What’s next? ‘Gasp’? ‘Wow’? ‘Impressive’?
Twenty years ago, it was considered fresh to pursue the highest qualification in the whole history of education. It was regarded as a sign of intelligence, dedication, and love for wisdom. Which is what it is at face value really.
PhD – Doctor of Philosophy.
Nowadays, every time you walk down the sidewalk to your local shop you may bump into at least 10 PhD graduates, or PhD wannabes at least.
So why has it become so popular for people to get a Permanent head Damage?
Because it has evolved like fashion. And like fashion, it did not suddenly become obsolete. This fad may have originated from growing up amongst people who inspired you with their clever ways.
Whether it was your older relative, teacher or friend, their liaisons with the title ‘Dr’ may have created a strong desire in you to be recognised as on par with their intelligence.
Well I have news for you. I am here to bust some myths.
People do a PhD because they believe in the biggest myth, that is the more highly qualified they are the higher their chances are at bagging that dream job.
(Which by the way isn’t true. What you make of your life is a sum of what talents you have. And by talent I really mean the most intelligible skill there is in life, the skill of blagging. Supremely powerful).
The second myth is that the current economic climate is absolutely merciless to graduates fresh out of their undergraduate degree. With not a single clue in the world what to do with themselves, they hope that hiding under the comfort blankets of more education will help them stall time while they decide. Big mistake. Unless you are a native in England where education is highly discounted (yes you heard that right), you are going to pay insane amount of money to the university. To help you visualise this, this amount of cash would give you more than you need to buy a 4 bedroom mansion in South East Asia.
The bad news is, the working world doesn’t change even after you emerged from the chrysalis of a decade-long education. You are still going to have to strike it out on your own.
Of course, there are also those latecomers who are well into their Diamond years and suddenly had the urge to go back into education. When stressed, these sophisticated folks do not have to reach for the digestive biscuit tin. Instead, they go to the deli for a dreamy melt in their mouths scones with clotted cream, washing it down with decadent Earl Grey tea.
What is the fad all about?
You may now wonder what could the appeal be in being a struggling student when most of your friends are in full time work. For one, you can have unlimited holidays in a year. Within reason. Secondly, you get a cracking title. There are still stories of passengers with a ‘Dr’ in their salutation who get upgraded to first class on some flights.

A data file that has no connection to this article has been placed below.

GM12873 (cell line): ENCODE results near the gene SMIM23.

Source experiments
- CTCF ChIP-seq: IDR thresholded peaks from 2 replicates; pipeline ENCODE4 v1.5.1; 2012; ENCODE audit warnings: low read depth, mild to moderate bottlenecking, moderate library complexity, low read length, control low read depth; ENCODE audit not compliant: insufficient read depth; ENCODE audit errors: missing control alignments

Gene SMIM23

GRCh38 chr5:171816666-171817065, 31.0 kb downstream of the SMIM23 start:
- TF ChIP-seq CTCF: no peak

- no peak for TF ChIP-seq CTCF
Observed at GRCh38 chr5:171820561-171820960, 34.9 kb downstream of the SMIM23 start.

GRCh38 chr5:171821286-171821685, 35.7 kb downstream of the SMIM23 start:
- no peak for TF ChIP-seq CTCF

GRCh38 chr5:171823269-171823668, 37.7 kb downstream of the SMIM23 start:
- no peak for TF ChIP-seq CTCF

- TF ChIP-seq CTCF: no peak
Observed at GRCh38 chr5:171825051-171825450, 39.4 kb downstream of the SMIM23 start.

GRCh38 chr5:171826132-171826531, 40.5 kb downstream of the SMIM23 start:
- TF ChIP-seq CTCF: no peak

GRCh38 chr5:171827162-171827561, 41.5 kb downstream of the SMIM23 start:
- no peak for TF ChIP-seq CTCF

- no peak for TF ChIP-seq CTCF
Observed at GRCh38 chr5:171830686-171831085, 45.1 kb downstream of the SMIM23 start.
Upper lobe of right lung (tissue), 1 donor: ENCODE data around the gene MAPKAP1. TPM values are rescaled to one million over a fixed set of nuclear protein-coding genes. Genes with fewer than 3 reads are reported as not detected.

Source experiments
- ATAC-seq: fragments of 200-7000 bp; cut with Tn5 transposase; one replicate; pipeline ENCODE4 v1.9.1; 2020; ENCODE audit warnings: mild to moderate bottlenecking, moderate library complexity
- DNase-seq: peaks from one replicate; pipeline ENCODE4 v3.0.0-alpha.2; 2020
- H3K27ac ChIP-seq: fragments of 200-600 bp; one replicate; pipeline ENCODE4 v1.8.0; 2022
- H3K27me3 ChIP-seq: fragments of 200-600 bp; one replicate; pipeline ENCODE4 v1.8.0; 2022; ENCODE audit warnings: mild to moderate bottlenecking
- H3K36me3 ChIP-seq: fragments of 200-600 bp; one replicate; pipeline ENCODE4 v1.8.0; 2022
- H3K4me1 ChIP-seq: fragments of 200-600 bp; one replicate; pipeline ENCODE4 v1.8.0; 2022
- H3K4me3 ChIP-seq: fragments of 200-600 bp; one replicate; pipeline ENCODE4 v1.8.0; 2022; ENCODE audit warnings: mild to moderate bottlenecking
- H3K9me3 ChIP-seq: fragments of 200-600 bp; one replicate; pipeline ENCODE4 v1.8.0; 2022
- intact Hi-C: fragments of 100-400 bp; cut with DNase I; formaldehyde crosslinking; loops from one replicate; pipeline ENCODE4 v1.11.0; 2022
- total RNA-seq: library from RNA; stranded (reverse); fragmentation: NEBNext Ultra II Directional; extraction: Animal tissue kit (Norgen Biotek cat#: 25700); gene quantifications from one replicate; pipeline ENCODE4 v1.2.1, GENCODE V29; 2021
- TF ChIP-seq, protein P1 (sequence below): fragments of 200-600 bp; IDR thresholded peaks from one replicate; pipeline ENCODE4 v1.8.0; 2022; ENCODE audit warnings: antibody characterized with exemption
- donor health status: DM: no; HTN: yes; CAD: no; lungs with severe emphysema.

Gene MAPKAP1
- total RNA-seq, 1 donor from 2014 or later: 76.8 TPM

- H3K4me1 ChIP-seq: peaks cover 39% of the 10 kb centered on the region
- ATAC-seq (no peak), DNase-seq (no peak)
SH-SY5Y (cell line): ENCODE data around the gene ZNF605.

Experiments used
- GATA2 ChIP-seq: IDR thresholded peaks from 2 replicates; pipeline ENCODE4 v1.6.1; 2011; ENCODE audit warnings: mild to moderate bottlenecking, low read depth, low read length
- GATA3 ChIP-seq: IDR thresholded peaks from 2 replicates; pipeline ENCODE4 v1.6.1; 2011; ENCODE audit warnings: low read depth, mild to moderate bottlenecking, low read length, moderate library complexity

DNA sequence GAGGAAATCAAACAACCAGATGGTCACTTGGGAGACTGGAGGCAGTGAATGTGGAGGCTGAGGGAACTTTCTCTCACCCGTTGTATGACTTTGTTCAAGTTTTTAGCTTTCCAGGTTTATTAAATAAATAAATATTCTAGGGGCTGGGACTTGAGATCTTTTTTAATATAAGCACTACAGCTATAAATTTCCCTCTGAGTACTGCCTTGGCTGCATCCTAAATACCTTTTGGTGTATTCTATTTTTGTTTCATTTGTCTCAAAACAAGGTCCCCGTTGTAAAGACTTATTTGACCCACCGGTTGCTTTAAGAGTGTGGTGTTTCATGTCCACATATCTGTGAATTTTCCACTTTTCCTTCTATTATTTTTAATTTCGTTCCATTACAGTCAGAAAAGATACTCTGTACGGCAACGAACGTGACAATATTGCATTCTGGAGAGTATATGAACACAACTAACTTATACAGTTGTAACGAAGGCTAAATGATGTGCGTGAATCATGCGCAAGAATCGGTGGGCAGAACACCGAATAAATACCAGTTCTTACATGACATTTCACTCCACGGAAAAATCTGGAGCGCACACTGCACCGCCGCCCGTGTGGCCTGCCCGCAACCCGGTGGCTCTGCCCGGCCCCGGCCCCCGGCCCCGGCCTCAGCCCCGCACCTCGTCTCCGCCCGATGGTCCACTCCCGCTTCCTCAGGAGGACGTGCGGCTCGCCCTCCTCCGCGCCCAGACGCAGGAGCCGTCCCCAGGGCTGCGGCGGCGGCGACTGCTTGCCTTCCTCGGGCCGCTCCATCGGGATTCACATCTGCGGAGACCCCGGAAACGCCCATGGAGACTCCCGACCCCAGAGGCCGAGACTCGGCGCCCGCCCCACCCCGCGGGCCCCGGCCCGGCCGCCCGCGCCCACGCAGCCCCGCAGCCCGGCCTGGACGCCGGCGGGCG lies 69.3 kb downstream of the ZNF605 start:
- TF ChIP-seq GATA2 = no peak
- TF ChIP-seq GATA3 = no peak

What is it really like?
For the first two years, you have a blast. The best time ever in your life. With no money, comes no responsibility. So you don’t have to worry about subletting a flat you bought when you want to go on a long holiday. Because you’re not going anywhere and you can’t afford a flat.
Anyone who has done a PhD can vouch for this. It is a lonely journey. Especially when you realised that you’ve outplayed yourself by not having much to show into your final year. This is when you wrestle with what minute results you already have and attempt to find this needle in a haystack. And by this saying, I mean an unknown phenomenon in the entire universe. Any creatives like to sign up here? Please stand up.
And then it gets really good. Your brain gets moulded in a capacity that you have never been aware of human brain being capable of. Think of your brain like a plasticine. And it gets stretched, expanded, pulled, and swelled up into a big watermelon.
Then you surprise yourself by being able to think so thoroughly, systematically, joyfully, and smoothly up until the day you submit that 100,000 word thesis reporting something previously unknown to mankind.
Do you need it?
There are two schools of thought here. For those of you who are artists and creatives, get your talents known to the world early on. Use the streets of life as your books and the people you will meet as your mentors. Even the harshest person you meet will teach you something you need to know.
For those who were born to be educators, thinkers, Nobel prize winners and if you just simply love knowledge, by all means go for it. Saying that, there are professions outside of academia that appreciate a PhD qualification.
Despite all this, I have not regretted my foray into medical science. The experiences I gained and the adventures that followed will put even Tin Tin to shame. After all, I am writing this blog based on what I learned in my time as a PhD student on a solo journey. Who lived to tell the tale.
Great piece sam! This is exactly how I feel now I’m writing! My head is so full of 3 years of work or feels like its going to explode. I also agree that nowadays, as most people will have a degree at least experience counts for so much more than just having a qualification, we should really put more emphasis on training then how much data you can squeeze out in your final year!
What a brilliant insight from a PhD student! I love that you are so self-aware, I still think you are a brilliant scientist and you will publish in Nature! 🙂